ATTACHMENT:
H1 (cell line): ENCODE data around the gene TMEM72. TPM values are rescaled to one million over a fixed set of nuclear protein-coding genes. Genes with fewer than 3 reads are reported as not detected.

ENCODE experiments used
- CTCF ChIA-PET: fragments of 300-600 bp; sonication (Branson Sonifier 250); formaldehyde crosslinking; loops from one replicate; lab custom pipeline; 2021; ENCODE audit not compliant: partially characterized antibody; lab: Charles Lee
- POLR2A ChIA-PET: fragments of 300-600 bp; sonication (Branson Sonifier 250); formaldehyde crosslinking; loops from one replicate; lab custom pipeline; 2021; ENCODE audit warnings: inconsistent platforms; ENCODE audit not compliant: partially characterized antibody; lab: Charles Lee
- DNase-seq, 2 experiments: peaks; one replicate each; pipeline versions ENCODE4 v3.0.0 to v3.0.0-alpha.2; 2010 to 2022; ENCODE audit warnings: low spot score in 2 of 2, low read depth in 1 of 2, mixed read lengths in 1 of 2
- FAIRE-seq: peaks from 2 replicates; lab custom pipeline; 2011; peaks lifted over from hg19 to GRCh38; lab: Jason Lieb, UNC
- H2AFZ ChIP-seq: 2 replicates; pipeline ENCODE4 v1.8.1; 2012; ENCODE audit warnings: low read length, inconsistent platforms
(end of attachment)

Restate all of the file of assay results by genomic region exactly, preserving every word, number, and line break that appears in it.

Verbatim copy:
H1 (cell line): ENCODE data around the gene TMEM72. TPM values are rescaled to one million over a fixed set of nuclear protein-coding genes. Genes with fewer than 3 reads are reported as not detected.

ENCODE experiments used
- CTCF ChIA-PET: fragments of 300-600 bp; sonication (Branson Sonifier 250); formaldehyde crosslinking; loops from one replicate; lab custom pipeline; 2021; ENCODE audit not compliant: partially characterized antibody; lab: Charles Lee
- POLR2A ChIA-PET: fragments of 300-600 bp; sonication (Branson Sonifier 250); formaldehyde crosslinking; loops from one replicate; lab custom pipeline; 2021; ENCODE audit warnings: inconsistent platforms; ENCODE audit not compliant: partially characterized antibody; lab: Charles Lee
- DNase-seq, 2 experiments: peaks; one replicate each; pipeline versions ENCODE4 v3.0.0 to v3.0.0-alpha.2; 2010 to 2022; ENCODE audit warnings: low spot score in 2 of 2, low read depth in 1 of 2, mixed read lengths in 1 of 2
- FAIRE-seq: peaks from 2 replicates; lab custom pipeline; 2011; peaks lifted over from hg19 to GRCh38; lab: Jason Lieb, UNC
- H2AFZ ChIP-seq: 2 replicates; pipeline ENCODE4 v1.8.1; 2012; ENCODE audit warnings: low read length, inconsistent platforms